Monday, January 30, 2012

It's Official: 3rd Graders Find Owls Fascinating

Actually, it was official 75 years ago or whenever I started teaching. This lesson is what we call a "crowd pleaser" on every level and I've been doing it with kids fore-evah. First off, you have to think owls are totally cool and look up every educational link about owls that you can find. Then hone in on just a few. This one is quite good. If you are lucky enough to have a Promethean Board in your room... it has tons of pics of owls from all over the world, lots of good info you can share with your class. But...the piece de resistance of this site is that it has audio owls hooting and owls calling to each other--in their own language! So cool! Seriously, my kids wanted to hear every example on the site and there are a ton. I had to remind them that sadly, we can't spend the entire school day in the art studio.

So onto the actual lesson! As you will see as I add more posts, I adore doing read-alouds with my classes as another way to introduce the concepts in my lesson. Sometimes the story and the illustrations drive the lesson and sometimes they just enhance it. In the case of owls there are 2 books I like. One is Owl Moon by Jane Yolen, a lyrical very calming, but truly engaging story. The other is The Barn Owls by Tony Johnston and Deborah Kogan Ray (Illustrator). I like how the two books show different species of owls, and I read one on each day we are creating them. Owl Moon is a perfect book to read in the midst of winter, by the way, so I generally save this lesson for after the holidays.
Here's the set-up. This owl puppet really creates the right mood--it's sort of mesmerizing to the kids. I made a simple owl power point that shows many types of owls--to inspire the kids as they work. (I've never been a fan of power point presentation as an adult I think they are usually really boring & redundant). But I've found that they are great for art teachers wanting to show lots of examples.

Okay - so I guess now is where I do a sort of lesson plan. But wait...I hate writing lesson plans! So maybe I can trust that you--being an artsy type yourself--maybe even an art teacher or art teacher-in-training--can make do with me rambling about materials and some simple directions? Okay? So to begin I actually do a whole lesson on how to draw owls by using basic shapes. I'm big on using basic shapes to draw almost everything--and adding details later. This approach seems to demystify the drawing process for most little kids. I have an ancient handout from a book I use and it's basic enough that they can elaborate and create their own details. This one isn't bad. So that's day one.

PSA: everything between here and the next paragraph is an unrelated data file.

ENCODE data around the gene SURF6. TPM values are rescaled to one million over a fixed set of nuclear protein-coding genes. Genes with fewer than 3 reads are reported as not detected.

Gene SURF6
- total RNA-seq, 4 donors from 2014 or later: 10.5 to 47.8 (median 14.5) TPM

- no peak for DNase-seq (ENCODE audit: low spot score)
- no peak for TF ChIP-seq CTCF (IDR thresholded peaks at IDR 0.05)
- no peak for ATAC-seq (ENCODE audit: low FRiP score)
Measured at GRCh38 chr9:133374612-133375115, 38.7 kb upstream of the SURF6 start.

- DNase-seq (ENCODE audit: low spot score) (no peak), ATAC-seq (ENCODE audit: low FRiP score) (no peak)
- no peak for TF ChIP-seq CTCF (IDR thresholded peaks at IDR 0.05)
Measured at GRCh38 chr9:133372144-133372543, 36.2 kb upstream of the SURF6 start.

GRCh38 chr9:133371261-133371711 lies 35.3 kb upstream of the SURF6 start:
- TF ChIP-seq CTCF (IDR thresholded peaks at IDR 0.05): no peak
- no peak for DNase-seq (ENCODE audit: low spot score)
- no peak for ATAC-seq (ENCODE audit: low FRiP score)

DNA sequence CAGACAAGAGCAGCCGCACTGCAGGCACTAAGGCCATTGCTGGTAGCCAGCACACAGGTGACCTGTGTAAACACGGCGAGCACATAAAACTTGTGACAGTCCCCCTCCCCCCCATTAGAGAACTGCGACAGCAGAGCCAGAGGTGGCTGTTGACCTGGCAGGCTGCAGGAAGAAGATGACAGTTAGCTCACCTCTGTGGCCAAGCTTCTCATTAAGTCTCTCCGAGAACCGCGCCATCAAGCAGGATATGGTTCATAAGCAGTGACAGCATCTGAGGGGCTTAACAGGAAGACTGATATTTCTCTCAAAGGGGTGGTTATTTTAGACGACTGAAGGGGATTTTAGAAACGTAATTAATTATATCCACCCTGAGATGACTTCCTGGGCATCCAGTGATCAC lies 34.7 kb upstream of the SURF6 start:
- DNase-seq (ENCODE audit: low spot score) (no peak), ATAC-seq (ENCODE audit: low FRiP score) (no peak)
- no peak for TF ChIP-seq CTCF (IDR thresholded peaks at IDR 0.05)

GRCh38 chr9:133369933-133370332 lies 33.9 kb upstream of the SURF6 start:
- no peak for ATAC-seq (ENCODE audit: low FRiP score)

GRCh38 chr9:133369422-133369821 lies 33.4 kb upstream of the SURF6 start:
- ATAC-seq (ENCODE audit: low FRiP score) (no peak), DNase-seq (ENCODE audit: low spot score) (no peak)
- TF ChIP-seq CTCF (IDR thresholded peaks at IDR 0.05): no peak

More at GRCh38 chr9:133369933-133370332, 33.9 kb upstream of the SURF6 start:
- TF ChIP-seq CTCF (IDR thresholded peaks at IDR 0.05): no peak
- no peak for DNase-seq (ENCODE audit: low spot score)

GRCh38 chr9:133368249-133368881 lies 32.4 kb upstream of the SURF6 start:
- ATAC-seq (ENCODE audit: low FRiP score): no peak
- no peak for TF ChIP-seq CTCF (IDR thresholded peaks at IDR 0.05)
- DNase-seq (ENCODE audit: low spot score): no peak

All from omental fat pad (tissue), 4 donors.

The next 2 lessons will be creating the actual owl. Which as you can (hopefully) see is made using oil pastels - both metallic and regular. The metallic looks very dramatic on the dark blue construction paper. But before they use the oil pastels they lightly sketch the owl in chalk (chalk is really easy to erase!). A quick note on getting young children to "sketch lightly". It's a process. They initially want to just dive right into drawing with totally un-erasable media and then you get choruses of "I messed up!" no matter how many times you tell them that they can always "change their idea" and "there's no such thing as a mess-up!" So I really try and introduce the whole sketching lightly concept as soon as I can.

Then when we have gotten our sketch down we can use our oil pastels to color in. I suggest that when they are coloring with the pastels that they remember they are making feathers. So the strokes should have a feathery feel, especially radiating out from the owls eyes. That's key. We also discuss all of the different textures and patterns on owls.

Day 3 we finish by adding a frame in pastels which could represent a window frame if they wish. Then they can add dried beans and colored rocks for a mosaic effect. I don't know why I do this--it just seems to be part of the charm of the lesson. The kids love adding the small pieces of dried bean and colored rocks and they mimic the colors of some of the owl feathers. Always remind them not to over do it with the mosaic since it's just to add details, otherwise the whole thing weighs a ton!

So there you have your beautiful, haunting Owl!

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